Speaker empowers transgender lives

Angelica Ross talks to a crowd of students and community members about being transgender as part of the first event of the 2016 Iowa State Pride Week. Ross is the CEO of TransTech Social Enterprises, a company that helps transgender people with job training and work experience. 

Ellen Bombela

To kick off Pride Week at Iowa State, Angelica Ross visited Monday to share her message of empowering transgender lives in the Sun Room of the Memorial Union.

“We delight in the beauty of the butterfly, but rarely admit the changes it has gone through to achieve that beauty,” Ross said.

Ross then went on to share a variety of points that came very personal to her.

“Instead of identifying that I individually have worth and value and am unique, we can see it in other things and other people, but because of all of the factors that come together for me, my value is unique,” Ross said. “We are not in a place right now where we think about things in that way.”

Ross brought up the idea of the “The Parable of the Medicinal Herbs” next.

Ross told a story of flowers and trees. Flowers are accepted even though they bring unique smells and beauty. Ross then talked about redwood trees and how they take up more space, but also bring space for animals. Ross compared this to people.

“We need to be mindful of the space you take up so you can create space as well,” Ross said.

Ross then talked about passive privilege, specifically bathroom laws. Ross said at first, the goal of a successful transition was to blend in, but it’s more than that.

“A successful transition has nothing to do with blending in,” Ross said. “A successful transition means that I have gone from one place to another place where I feel more powerful and more rooted and more grounded in my value and who I am.”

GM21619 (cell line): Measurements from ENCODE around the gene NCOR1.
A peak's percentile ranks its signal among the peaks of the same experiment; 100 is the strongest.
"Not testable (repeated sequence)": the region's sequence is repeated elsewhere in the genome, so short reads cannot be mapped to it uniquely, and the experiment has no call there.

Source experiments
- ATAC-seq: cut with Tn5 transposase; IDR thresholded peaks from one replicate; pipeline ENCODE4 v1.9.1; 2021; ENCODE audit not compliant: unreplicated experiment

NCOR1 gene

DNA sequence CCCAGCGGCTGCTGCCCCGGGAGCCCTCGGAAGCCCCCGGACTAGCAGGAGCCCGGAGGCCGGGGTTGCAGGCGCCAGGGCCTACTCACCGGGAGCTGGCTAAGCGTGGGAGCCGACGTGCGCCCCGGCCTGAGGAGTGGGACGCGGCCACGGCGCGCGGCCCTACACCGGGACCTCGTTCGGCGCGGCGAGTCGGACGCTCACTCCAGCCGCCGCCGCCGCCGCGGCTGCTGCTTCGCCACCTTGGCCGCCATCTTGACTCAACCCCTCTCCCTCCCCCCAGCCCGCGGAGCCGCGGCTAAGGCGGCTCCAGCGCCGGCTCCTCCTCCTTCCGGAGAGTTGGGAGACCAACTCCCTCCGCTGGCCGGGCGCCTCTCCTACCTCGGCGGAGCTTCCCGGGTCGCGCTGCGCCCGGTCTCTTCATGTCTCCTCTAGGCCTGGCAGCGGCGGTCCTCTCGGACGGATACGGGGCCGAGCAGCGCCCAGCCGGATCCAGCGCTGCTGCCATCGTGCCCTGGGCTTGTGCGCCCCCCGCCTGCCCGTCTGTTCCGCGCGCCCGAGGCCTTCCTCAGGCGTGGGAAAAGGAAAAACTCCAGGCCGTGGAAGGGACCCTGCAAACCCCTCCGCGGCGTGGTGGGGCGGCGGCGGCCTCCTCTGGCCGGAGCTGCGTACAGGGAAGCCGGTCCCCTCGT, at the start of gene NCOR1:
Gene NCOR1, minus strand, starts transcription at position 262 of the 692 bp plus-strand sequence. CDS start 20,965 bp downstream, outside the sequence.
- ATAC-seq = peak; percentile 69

Ross then spoke about “Nothing about us without us.” Ross talked about how different programs and organizations try to be inclusive and create programs and workshops to improve being inclusive, but while they are creating them, they don’t start with the people they are trying to include and instead invite them too late.

“If you are going to serve an organization, you need to start with it,” Ross said.

Ross next talked about how equality is not equity. She shared her media series “Her Story.”

“Her Story” is unique because it includes transgender actors, including Angelica Ross, who play transgender people. The soundtrack included transgender artists, and one of the editors was transgender.

“It sucks being the only trans person, and it sucks being the only black person and feeling like you have to speak for the entire community,” Ross said. “The reason why we had such a great impact is because on set, we had trans women, cis women, lesbian, heterosexual, heteronormative, non-binary. We had all of that together.”

Ross continued her presentation by talking about buzzwords, including diversity, inclusion, intersectionality and racial and social justice.

“Accountability is a commitment to yourself and to your colleagues,” Ross said.

Ross also talked about how leaders of organizations need to be offering accountability, and if they aren’t, something needs to be done.

“As people paying good amounts of money to come here and be in this environment, you have every right to demand that and ask for that accountability,” Ross said. 

Ross concluded her presentation by explaining what it’s like to create space.

“Don’t just take up space; create space,” she said.

Ross talked about how each individual matters, and if everybody made a commitment to social justice, so much change could be created. 

“What will you do? What commitment will you make? What accountability will you offer in order to create the environment and space that you want this to be?” Ross said in closing.

Der Vang, multicultural liaison officer on campus, attended the lecture to support Pride Week and the organizations involved.

“What our guest speaker said was so important about not only knowing the identities that we have, but really understanding the different identities and making sure that those voices are heard and validated,” Vang said.